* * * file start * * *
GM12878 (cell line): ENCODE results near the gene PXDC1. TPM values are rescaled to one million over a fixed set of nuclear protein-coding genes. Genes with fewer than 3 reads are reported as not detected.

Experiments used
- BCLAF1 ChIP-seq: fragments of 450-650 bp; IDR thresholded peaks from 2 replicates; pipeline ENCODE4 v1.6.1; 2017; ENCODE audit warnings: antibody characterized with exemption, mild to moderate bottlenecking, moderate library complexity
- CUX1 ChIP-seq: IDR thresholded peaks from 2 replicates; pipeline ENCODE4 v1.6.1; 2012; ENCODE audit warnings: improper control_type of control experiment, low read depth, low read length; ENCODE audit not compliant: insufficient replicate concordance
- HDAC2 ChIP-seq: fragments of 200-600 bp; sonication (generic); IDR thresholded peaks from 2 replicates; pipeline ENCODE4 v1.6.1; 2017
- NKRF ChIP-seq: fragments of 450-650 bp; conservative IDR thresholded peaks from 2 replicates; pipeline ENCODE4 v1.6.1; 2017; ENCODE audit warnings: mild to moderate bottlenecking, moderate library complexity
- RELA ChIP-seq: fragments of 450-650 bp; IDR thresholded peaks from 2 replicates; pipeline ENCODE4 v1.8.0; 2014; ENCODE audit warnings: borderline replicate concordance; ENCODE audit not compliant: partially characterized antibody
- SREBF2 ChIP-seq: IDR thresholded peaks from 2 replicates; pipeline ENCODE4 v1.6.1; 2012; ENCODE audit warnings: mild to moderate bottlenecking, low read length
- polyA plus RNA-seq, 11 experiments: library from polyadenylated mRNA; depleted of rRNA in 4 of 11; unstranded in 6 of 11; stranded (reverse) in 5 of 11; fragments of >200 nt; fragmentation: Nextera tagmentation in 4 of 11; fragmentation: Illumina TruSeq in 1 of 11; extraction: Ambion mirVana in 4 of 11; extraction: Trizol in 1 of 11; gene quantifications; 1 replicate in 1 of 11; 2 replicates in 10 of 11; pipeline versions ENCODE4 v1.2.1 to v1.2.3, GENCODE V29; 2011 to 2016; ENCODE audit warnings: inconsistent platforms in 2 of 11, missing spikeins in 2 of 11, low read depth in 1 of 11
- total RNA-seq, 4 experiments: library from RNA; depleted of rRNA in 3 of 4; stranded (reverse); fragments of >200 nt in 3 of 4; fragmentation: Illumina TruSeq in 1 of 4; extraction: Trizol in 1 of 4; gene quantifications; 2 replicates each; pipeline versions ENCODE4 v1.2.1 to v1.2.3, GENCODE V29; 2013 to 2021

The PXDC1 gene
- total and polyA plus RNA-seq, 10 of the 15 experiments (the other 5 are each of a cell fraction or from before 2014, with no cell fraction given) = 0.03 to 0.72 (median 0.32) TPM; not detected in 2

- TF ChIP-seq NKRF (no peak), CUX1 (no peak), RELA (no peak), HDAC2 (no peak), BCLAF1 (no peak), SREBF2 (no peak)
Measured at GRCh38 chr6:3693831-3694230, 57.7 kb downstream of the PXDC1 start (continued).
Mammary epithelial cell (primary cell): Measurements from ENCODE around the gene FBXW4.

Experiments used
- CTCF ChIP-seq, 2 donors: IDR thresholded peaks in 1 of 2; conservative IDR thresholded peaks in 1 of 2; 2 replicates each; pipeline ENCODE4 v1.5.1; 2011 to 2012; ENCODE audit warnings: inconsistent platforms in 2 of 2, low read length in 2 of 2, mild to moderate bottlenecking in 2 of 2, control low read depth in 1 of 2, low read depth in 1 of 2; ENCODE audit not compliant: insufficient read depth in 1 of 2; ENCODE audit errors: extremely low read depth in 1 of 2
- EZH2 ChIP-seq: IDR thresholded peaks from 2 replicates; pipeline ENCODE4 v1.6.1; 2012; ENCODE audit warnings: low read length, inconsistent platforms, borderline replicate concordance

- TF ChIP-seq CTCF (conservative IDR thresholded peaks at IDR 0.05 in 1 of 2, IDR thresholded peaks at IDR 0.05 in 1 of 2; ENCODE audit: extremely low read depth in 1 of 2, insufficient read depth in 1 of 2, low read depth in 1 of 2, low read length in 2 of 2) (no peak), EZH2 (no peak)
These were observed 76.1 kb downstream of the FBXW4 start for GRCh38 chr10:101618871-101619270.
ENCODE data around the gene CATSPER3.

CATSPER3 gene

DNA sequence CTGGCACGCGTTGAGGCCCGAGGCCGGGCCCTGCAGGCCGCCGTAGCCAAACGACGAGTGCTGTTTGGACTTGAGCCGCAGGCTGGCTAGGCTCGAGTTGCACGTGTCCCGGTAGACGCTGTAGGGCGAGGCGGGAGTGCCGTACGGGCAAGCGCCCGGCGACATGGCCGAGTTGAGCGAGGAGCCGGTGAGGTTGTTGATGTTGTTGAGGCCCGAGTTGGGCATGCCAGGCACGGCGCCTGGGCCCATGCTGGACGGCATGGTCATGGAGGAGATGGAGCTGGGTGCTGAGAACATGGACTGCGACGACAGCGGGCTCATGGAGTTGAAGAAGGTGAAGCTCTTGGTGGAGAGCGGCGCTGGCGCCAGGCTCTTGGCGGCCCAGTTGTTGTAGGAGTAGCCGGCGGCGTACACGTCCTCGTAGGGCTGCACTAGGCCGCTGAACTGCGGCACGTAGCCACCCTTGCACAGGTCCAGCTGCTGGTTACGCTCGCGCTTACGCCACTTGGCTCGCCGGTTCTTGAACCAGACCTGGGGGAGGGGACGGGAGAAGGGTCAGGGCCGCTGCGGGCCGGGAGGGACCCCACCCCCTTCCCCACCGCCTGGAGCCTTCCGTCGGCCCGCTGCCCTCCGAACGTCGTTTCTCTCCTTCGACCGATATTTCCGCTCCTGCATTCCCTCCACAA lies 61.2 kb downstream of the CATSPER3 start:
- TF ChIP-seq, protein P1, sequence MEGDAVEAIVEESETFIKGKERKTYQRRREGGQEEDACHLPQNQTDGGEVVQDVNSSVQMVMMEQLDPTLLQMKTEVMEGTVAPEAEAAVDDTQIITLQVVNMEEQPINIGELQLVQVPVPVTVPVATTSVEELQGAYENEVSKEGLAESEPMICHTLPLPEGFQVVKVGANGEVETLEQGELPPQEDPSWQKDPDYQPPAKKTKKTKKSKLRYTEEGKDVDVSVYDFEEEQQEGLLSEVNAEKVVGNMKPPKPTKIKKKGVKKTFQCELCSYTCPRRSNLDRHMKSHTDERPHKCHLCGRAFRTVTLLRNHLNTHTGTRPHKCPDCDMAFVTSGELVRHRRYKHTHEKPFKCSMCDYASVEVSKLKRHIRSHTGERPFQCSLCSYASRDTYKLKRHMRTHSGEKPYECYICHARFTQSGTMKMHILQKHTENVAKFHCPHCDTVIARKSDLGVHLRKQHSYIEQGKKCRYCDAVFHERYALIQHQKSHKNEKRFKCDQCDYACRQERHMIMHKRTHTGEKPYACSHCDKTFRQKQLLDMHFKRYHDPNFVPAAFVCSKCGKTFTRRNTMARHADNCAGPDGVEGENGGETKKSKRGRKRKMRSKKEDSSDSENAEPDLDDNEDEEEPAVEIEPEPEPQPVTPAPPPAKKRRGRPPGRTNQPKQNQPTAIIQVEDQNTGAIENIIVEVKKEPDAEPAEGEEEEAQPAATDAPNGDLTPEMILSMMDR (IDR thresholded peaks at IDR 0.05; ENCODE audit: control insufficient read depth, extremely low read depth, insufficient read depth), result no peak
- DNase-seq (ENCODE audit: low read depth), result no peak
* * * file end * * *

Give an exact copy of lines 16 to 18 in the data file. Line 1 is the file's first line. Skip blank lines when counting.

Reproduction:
Experiments used
- CTCF ChIP-seq, 2 donors: IDR thresholded peaks in 1 of 2; conservative IDR thresholded peaks in 1 of 2; 2 replicates each; pipeline ENCODE4 v1.5.1; 2011 to 2012; ENCODE audit warnings: inconsistent platforms in 2 of 2, low read length in 2 of 2, mild to moderate bottlenecking in 2 of 2, control low read depth in 1 of 2, low read depth in 1 of 2; ENCODE audit not compliant: insufficient read depth in 1 of 2; ENCODE audit errors: extremely low read depth in 1 of 2
- EZH2 ChIP-seq: IDR thresholded peaks from 2 replicates; pipeline ENCODE4 v1.6.1; 2012; ENCODE audit warnings: low read length, inconsistent platforms, borderline replicate concordance